RESULTS: This analysis confirmed a two-factor solution for individuals living with RA (RMSEA = .049, SRMR = .093, CFI = .95) and a second-order factor solution with six first-order factors for individuals living with HIV (RMSEA = .036, SRMR = .061, CFI = .99).
IMPLICATIONS: Symptom management involves (a) identifying and recognizing symptoms, (b) appropriately interpreting the symptoms, (c) monitoring and evaluating the symptoms, (d) selecting strategies that relieve the symptoms to enhance the patient's functioning and well-being, and (e) evaluating the effectiveness of these strategies. Symptom management is an important outcome for nursing practice and integral to evaluating the efficacy of nursing interventions. The use of valid conceptual models provides a context to guide the development of appropriate strategies for care. Implications and strategies related to the two different symptom constellations will be discussed.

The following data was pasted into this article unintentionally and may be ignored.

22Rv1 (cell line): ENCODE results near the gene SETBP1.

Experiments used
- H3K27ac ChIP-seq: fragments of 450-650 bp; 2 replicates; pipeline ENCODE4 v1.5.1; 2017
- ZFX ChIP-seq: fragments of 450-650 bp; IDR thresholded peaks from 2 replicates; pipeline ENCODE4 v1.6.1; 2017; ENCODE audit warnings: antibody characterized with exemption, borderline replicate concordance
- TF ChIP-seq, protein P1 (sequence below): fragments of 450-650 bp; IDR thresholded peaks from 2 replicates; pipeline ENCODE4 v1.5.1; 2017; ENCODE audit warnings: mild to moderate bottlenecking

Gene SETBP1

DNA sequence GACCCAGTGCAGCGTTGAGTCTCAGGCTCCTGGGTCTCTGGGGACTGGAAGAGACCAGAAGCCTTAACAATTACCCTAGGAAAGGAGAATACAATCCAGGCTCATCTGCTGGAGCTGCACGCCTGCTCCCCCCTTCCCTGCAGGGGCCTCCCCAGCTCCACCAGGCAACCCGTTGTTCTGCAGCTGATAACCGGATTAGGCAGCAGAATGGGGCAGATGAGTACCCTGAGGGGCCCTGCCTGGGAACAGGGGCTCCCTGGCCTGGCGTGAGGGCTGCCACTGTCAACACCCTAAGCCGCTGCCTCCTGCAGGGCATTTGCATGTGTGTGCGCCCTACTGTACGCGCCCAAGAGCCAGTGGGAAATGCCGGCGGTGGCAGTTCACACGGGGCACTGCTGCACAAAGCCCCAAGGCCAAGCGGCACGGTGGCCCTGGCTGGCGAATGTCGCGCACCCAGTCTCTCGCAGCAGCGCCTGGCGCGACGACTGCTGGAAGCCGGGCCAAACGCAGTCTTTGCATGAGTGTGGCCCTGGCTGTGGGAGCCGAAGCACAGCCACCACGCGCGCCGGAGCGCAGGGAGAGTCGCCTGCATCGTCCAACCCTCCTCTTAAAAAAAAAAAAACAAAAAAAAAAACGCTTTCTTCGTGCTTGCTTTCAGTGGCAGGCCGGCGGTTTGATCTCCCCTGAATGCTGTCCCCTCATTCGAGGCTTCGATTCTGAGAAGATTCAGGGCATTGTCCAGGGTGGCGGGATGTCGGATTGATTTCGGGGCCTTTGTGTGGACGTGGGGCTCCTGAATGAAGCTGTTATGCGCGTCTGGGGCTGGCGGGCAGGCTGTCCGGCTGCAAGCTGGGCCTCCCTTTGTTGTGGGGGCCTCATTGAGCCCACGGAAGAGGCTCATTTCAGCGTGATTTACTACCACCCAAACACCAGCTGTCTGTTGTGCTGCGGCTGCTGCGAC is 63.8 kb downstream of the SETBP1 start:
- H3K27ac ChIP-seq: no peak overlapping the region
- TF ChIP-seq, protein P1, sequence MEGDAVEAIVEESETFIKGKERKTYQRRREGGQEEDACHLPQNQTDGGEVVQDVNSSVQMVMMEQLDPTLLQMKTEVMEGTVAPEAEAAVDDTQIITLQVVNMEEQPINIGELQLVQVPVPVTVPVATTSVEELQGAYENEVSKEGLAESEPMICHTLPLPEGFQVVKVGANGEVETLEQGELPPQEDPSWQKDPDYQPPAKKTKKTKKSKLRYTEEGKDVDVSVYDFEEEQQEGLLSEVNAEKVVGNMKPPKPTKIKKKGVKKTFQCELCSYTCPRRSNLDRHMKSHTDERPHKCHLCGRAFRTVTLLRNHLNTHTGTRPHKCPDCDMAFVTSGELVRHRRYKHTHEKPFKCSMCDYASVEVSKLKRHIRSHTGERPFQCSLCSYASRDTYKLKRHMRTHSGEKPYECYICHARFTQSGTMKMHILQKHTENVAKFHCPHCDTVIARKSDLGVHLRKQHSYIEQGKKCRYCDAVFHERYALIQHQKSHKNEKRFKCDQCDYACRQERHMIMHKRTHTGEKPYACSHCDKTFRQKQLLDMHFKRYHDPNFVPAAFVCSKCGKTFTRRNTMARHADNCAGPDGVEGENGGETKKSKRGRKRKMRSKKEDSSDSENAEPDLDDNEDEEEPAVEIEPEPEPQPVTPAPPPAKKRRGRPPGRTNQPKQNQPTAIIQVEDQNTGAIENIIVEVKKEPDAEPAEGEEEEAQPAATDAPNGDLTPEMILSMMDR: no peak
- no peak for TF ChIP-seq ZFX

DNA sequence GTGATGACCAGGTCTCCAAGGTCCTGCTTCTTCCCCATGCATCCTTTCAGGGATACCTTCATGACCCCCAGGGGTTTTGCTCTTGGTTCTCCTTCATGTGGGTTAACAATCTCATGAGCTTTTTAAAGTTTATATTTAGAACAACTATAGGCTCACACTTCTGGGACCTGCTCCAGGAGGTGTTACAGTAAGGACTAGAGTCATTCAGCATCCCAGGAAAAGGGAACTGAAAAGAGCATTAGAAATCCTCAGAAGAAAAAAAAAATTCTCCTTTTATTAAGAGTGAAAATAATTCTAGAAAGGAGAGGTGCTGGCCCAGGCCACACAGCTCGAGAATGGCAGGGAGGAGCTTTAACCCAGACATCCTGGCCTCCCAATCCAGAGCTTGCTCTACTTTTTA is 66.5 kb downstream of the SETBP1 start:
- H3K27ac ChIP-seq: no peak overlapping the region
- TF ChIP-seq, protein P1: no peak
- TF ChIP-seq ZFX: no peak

Repository Posting Date:
26-Oct-2011
Date of Publication:
17-Oct-2011
Sponsors:
Western Institute of Nursing

Full metadata record

DC FieldValue Language
dc.typePresentationen_GB
dc.titleCOMPARING THE SYMPTOM CLUSTERS OF TWO CHRONIC DISEASES USING SEMen_GB
dc.identifier.urihttp://hdl.handle.net/10755/157365-